FloDesign Wins 200K Energy Prize
Updated—There was a lot of energy in the room. And why not? It was the finals of the MIT Clean Energy Entrepreneurship Prize competition—and five finalists were vying for the $200,000 cash grand prize.
Some 150 folks attended the event last night at Le Meridien Hotel in Cambridge, MA. And when it was over, the winner was FloDesign Wind Turbine Corp., of Wilbraham, MA, which has a plan, as you might have guessed, for a wind turbine that will significantly eclipse the performance of existing turbines. FloDesign also took home the first prize (50K in cash and a like amount in in-kind services) at Monday’s Ignite Clean Energy Competition, a separate cleantech contest run almost concurrently with the 200K—and earlier this spring was awarded a $500,000 convertible loan from the Massachusetts Technology Collaborative to help launch the company.
Two other teams claimed $20,000 prizes last night: Covalent Solar won the energy track of the affiliated MIT 100K Entrepreneurship Competition (this award is only open to MIT teams), which announces its grand winner tonight, while Catalyzed Combustion Technologies received the Community Award (this doesn’t refer to community service—it’s MIT lingo for “outside MIT,” in this case meaning the best non-MIT team that didn’t win the grand prize). Finally, NanoPur won the audience favorite award as measured by on-the-spot cell phone voting. The prize: a $200 gift certificate to Legal Seafood and a fake $1 million bill.
Here are capsule descriptions of Wind Turbine and the other finalists, excerpted from the 200K website:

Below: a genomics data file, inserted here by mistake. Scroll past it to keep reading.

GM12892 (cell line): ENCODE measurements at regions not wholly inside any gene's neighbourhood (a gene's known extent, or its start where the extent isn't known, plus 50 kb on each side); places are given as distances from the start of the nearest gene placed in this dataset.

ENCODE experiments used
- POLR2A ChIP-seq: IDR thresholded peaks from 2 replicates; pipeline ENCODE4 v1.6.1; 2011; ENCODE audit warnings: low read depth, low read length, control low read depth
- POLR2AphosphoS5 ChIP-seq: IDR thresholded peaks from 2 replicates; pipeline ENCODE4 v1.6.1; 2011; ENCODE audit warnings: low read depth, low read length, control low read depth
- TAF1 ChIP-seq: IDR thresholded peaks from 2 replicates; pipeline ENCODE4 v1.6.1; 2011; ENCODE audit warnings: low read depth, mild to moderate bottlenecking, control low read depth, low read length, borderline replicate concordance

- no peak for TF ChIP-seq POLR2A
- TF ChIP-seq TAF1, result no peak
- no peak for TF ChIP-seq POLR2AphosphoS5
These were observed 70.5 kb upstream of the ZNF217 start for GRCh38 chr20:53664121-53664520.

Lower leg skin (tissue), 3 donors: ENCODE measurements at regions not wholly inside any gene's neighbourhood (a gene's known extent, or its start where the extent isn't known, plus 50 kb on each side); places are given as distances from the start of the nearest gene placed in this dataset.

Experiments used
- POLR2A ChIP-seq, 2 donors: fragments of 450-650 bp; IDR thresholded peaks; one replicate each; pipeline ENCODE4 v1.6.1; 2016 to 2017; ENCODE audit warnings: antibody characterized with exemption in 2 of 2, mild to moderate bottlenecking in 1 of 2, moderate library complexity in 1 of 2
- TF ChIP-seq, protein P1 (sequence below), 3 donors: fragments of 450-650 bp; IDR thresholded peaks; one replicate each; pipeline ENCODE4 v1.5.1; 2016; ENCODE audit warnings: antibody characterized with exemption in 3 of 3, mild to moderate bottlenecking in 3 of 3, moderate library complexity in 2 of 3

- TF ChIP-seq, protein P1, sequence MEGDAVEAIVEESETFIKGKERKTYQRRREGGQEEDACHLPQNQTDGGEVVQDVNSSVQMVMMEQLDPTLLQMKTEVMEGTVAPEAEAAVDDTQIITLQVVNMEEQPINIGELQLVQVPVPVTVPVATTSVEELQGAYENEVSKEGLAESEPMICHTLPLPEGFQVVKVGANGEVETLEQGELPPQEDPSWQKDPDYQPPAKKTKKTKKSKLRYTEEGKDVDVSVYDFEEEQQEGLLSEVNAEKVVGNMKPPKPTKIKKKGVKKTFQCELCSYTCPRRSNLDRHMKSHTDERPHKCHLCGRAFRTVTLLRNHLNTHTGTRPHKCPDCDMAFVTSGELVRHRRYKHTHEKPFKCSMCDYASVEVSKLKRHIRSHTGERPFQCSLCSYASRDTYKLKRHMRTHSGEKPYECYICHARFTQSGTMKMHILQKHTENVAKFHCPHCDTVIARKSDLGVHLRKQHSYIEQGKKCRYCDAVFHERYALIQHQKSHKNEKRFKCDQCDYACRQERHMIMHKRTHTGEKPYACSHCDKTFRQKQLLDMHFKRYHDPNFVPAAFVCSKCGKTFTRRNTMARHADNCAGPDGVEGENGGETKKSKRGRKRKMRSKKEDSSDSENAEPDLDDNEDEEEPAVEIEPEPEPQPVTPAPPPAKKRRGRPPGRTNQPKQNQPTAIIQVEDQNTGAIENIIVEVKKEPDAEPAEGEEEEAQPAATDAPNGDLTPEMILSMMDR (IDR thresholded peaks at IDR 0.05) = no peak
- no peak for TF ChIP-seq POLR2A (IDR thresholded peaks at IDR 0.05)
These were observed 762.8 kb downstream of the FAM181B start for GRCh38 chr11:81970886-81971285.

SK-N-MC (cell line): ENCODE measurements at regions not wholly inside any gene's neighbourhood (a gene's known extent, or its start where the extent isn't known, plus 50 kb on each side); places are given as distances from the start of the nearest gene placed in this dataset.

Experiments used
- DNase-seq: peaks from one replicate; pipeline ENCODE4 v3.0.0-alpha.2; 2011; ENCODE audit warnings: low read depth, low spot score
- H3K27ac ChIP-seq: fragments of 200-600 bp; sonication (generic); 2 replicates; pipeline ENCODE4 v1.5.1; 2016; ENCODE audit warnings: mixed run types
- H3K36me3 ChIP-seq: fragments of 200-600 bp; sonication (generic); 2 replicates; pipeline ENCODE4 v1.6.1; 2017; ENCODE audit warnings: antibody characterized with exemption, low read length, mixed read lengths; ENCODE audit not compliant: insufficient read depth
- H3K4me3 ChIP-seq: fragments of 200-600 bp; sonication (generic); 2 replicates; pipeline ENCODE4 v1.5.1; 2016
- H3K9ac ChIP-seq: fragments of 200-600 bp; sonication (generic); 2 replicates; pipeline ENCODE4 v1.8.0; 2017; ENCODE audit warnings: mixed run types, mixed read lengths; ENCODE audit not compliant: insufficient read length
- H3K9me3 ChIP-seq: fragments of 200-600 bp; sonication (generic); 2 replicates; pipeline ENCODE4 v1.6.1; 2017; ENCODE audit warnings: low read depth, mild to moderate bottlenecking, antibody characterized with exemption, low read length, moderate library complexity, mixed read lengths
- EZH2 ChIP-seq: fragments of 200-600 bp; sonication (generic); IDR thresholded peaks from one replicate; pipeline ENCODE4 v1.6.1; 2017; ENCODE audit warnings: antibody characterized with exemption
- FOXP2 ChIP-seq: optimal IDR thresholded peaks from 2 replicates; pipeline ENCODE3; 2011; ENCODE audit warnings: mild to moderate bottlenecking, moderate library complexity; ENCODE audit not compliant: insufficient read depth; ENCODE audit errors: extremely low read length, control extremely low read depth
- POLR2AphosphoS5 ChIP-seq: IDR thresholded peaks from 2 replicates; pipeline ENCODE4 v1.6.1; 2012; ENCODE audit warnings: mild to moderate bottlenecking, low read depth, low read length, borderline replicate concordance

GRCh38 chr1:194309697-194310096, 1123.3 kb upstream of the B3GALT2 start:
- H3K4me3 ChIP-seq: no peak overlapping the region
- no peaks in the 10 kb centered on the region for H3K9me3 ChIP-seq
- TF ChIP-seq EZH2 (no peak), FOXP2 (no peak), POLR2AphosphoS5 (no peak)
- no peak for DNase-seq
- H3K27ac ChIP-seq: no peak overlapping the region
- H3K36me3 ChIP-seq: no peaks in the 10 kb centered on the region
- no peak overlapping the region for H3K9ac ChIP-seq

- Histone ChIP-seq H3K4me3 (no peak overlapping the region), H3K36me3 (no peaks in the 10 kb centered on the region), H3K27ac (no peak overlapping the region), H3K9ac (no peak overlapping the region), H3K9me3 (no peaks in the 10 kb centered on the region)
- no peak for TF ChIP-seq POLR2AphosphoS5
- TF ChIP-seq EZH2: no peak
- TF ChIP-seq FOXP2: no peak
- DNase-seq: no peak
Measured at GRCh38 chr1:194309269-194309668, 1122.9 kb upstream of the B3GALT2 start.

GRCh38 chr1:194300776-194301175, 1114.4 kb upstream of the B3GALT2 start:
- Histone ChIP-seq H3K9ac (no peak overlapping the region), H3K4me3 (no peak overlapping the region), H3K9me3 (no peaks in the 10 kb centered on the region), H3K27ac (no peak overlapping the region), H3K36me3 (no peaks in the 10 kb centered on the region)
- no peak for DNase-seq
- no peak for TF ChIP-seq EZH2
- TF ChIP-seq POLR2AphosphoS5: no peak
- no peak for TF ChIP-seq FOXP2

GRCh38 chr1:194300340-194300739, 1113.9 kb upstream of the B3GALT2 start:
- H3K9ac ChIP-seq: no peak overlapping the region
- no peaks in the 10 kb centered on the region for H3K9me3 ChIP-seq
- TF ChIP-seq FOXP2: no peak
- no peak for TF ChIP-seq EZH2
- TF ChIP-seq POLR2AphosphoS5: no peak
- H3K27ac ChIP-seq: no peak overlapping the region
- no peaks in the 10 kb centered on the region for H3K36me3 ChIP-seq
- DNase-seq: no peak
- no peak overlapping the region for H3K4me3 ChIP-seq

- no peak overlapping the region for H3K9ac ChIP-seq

FloDesign Wind Turbine Corp: “Today’s wind turbines have nearly reached their maximum possible efficiency and are limited to sites with a narrow profile of wind patterns. The patented FloDesign FD700 shrouded turbine will outperform existing turbines by a factor of three or more in a much wider range of wind resources…FloDesign will design, manufacture, and sell the FD700 to wind farm developers, industrial operators and utilities. With FloDesign, there is change in the wind.”
Catalyzed Combustion Technologies: “CCT technology speeds up the rate of combustion in diesel engines to such an extent that an efficiency gain of 20% is achieved. The catalyzed combustion is so complete that unburned hydrocarbons and particulate matter are reduced by over 90%. The product is a high voltage, high frequency air activation kit aimed at existing engines. The ability to remove 20 tons of CO2 from each vehicle represents the most significant clean energy technology to date.”
Covalent Solar: “Covalent is seeking to develop, commercialize, and manufacture Organic Solar Concentrators, MIT-invented tracker-less thin film concentrator photovoltaic modules that improve power conversion efficiency by 30% over the industry average…By enabling clean renewable electricity at affordable prices, Covalent Solar provides an economic alternative to conventional peak electricity and the related fossil fuel dependence, greenhouse gas emissions and peak time grid constraints.”
NanoPur: “To address the need for lower-cost, energy efficient desalination, NanoPur is developing a vertically-aligned, carbon nanotube (CNT) membrane which exhibits exceptional water permeability and already demonstrates salt rejection properties suitable for treatment of brackish water. Lab demonstrations indicate a conservative estimate of 30% energy savings can be achieved…we will optimize the salt rejection and anti-fouling characteristics by tuning the chemical functionalization of the CNT surfaces.”
Sequesco: “Reliance on fossil fuels leads to a number of problems including rising greenhouse gas levels and rapidly increasing energy prices. Biofuels can address these problems, however current photosynthesis-based approaches require either expensive infrastructure or arable lands, which can lead to disruption of food markets and the environment. Sequesco is developing a technology that converts CO2 into biofuels without relying upon photosynthesis. Sequesco’s technology is a unique solution to the problems of both greenhouse gases and fossil fuels that can serve as a bridge between inorganic and biological renewable energy technologies.”